Keen to harness the benefits arising from InsurTech, the European Insurance and Occupational Pensions Authority (EIOPA) has set up InsurTech Taskforce (ITF). On 27 June 2018, it launched a stakeholder survey to develop a better understanding of best practices and possible regulatory barriers to innovation in the insurance market.
What is ‘InsurTech’
By InsurTech, EOPIA is referring to:
“technology-enabled innovation in insurance that could result in new business models, applications, processes or products with an associated material effect on the provision of insurance products and services”
What is the focus of the survey?
The survey seeks views on the following key areas:
Which firms should respond to this survey?
EOPIA is keen to hear from InsurTech firms:
EIOPA also invites responses form start-ups as well as incumbents, across a wide range of business models, processes, and products in the insurance sector (including P2P insurance, Big Data, Internet of Things, blockchain/distributed ledger technology, Artificial Intelligence and Cloud Computing).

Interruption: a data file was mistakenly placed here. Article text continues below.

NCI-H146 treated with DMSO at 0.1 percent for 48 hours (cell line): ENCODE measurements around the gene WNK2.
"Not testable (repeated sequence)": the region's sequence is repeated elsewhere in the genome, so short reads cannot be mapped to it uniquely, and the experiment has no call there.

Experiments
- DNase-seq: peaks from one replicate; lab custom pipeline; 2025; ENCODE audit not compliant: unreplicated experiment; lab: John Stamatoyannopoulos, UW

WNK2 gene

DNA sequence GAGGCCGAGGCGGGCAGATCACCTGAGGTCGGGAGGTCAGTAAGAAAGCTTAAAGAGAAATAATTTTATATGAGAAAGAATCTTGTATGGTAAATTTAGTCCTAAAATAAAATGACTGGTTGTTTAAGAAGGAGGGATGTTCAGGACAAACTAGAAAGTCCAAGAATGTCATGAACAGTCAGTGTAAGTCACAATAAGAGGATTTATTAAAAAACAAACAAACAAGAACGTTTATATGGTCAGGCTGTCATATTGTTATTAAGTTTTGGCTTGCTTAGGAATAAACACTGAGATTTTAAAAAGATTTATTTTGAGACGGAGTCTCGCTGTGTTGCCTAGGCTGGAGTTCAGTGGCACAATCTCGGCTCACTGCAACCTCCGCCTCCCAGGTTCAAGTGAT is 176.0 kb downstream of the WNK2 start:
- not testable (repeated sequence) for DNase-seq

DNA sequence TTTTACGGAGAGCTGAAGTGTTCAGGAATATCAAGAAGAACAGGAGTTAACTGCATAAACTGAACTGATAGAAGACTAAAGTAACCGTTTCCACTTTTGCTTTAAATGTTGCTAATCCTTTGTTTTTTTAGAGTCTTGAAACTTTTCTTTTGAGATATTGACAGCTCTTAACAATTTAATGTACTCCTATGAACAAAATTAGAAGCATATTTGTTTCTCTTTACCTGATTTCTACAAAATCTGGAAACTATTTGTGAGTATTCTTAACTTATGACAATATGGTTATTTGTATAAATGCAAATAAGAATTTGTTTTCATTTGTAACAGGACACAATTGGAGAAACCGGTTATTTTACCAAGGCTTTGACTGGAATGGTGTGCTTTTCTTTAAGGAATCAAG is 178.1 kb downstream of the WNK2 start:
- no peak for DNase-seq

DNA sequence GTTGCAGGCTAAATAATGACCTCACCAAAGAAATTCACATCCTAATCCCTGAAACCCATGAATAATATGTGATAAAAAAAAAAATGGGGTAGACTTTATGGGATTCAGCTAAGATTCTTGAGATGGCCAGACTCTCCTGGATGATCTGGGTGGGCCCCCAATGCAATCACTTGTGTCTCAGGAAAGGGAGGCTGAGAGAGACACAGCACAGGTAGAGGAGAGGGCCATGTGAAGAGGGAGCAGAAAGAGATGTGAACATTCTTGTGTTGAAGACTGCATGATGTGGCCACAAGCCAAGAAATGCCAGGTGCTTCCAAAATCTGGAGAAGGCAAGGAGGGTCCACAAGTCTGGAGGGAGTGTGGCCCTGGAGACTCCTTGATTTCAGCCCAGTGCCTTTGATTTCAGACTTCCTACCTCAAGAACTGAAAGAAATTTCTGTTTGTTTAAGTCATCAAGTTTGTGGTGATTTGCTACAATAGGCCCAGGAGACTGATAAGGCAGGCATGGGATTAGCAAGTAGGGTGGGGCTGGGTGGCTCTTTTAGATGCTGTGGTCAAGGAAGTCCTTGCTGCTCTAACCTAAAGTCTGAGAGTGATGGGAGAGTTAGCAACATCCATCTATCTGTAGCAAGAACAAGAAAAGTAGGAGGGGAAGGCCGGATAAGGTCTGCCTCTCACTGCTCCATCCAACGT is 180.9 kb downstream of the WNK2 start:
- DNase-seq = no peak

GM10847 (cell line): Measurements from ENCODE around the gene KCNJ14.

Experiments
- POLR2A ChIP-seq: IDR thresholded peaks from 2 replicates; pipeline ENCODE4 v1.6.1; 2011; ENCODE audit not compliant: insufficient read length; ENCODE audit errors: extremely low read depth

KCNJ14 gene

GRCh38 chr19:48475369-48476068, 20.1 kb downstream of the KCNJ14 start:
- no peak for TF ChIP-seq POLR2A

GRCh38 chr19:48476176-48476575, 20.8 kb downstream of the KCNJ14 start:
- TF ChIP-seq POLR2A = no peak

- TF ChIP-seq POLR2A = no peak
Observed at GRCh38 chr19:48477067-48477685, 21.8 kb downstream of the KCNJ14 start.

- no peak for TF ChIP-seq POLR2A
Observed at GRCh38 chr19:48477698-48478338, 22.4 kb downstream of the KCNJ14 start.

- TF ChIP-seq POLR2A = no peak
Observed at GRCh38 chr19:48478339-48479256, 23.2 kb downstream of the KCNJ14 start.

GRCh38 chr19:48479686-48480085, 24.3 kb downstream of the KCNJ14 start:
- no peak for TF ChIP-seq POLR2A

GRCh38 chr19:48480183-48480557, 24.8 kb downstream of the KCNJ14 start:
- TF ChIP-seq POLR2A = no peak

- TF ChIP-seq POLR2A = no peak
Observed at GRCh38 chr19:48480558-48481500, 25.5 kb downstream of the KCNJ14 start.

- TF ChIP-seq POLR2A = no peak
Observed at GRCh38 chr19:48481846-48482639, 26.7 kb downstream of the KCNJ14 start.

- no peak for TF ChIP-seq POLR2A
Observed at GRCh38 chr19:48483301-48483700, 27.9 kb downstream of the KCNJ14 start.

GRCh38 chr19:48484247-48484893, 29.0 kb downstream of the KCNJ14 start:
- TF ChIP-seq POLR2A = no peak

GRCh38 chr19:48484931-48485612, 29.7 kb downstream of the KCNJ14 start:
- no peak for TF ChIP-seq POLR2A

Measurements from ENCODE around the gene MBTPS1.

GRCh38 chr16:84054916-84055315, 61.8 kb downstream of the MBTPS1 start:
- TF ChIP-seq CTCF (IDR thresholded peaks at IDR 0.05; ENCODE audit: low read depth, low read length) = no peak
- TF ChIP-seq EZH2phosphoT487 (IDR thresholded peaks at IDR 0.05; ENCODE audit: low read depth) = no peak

What will EIPOA do with the information it gathers?
Whilst InsurTech potentially offers a number of solutions to both insurers and consumers, EOPIA is mindful of the associated risks that may arise, and the corresponding need to ensure an adequate level of consumer protection and financial stability in the markets.
The data collected by EOPIA from the survey will therefore be used by the ITF to map the supervisory approach to InsurTech, with the aim of identifying and reporting on best practices and identifying possible regulatory barriers to financial innovation.
EOPIA has requested responses by close of business on 12 August 2018.
Osborne Clarke comment
The insurance industry has not been immune to the wave of technological change and innovation sweeping across our financial markets. Quite the opposite. According to EOPIA, InsurTech solutions using big data, algorithms, artificial intelligence, cloud computing, and blockchain technology are rapidly changing the insurance industry.
It is not, therefore, surprising to see that the FCA has included three more insurance offerings in cohort four of its regulatory sandbox, all of which champion the use of technology for the insurance sector (such as through the use of smart contracts, chatbot on Facebook Messenger that allows customers to buy and manage travel insurance, and services that leverage blockchain technology in the distribution of insurance products).
Drawing a parallel with the UK government’s FinTech sector strategy published earlier this year, it will be interesting to see whether the findings of this survey prompt the development of any InsurTech initiatives at a national level. This may be necessary if the UK wishes to position itself both as the FinTech and InsurTech capital of the world.